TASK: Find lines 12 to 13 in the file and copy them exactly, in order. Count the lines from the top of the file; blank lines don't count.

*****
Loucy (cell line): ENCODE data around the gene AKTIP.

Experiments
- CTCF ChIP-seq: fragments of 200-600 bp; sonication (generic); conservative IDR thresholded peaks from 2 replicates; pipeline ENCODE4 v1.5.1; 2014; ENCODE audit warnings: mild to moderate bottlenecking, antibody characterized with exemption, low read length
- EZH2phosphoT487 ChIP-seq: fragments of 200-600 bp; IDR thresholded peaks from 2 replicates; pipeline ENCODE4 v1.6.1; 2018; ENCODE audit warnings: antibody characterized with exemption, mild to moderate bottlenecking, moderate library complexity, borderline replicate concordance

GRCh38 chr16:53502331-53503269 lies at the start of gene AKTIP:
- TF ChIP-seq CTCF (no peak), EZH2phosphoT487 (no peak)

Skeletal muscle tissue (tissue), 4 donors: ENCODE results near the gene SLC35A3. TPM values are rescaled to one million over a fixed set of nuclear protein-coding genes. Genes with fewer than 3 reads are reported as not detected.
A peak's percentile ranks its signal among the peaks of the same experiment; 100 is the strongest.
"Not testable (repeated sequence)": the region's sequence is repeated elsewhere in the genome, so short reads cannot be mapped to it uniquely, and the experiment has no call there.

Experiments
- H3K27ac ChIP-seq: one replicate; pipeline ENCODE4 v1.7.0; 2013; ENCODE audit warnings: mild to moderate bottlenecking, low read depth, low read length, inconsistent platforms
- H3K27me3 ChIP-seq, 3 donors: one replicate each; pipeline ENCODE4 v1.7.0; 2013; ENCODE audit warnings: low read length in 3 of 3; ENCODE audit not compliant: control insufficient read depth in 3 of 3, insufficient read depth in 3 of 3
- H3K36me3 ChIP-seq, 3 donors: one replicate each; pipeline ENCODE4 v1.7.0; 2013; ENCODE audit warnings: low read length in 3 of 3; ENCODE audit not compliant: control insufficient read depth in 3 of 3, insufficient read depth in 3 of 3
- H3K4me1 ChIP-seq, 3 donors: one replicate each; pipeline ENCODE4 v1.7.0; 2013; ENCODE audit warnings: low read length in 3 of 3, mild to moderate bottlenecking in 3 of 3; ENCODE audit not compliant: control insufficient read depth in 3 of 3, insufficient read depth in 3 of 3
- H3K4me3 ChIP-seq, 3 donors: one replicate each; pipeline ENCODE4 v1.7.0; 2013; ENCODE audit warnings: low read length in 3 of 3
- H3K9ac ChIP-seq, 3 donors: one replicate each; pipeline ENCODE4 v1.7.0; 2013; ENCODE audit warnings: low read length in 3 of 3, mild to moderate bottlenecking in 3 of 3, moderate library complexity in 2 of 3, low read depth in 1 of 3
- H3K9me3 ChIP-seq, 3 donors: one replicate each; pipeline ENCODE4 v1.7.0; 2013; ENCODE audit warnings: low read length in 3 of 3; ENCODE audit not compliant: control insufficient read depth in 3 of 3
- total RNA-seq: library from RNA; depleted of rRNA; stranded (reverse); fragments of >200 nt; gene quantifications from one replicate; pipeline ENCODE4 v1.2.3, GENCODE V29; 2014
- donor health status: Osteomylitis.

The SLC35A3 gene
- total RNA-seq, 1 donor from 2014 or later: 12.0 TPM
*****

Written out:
- H3K27me3 ChIP-seq, 3 donors: one replicate each; pipeline ENCODE4 v1.7.0; 2013; ENCODE audit warnings: low read length in 3 of 3; ENCODE audit not compliant: control insufficient read depth in 3 of 3, insufficient read depth in 3 of 3
- H3K36me3 ChIP-seq, 3 donors: one replicate each; pipeline ENCODE4 v1.7.0; 2013; ENCODE audit warnings: low read length in 3 of 3; ENCODE audit not compliant: control insufficient read depth in 3 of 3, insufficient read depth in 3 of 3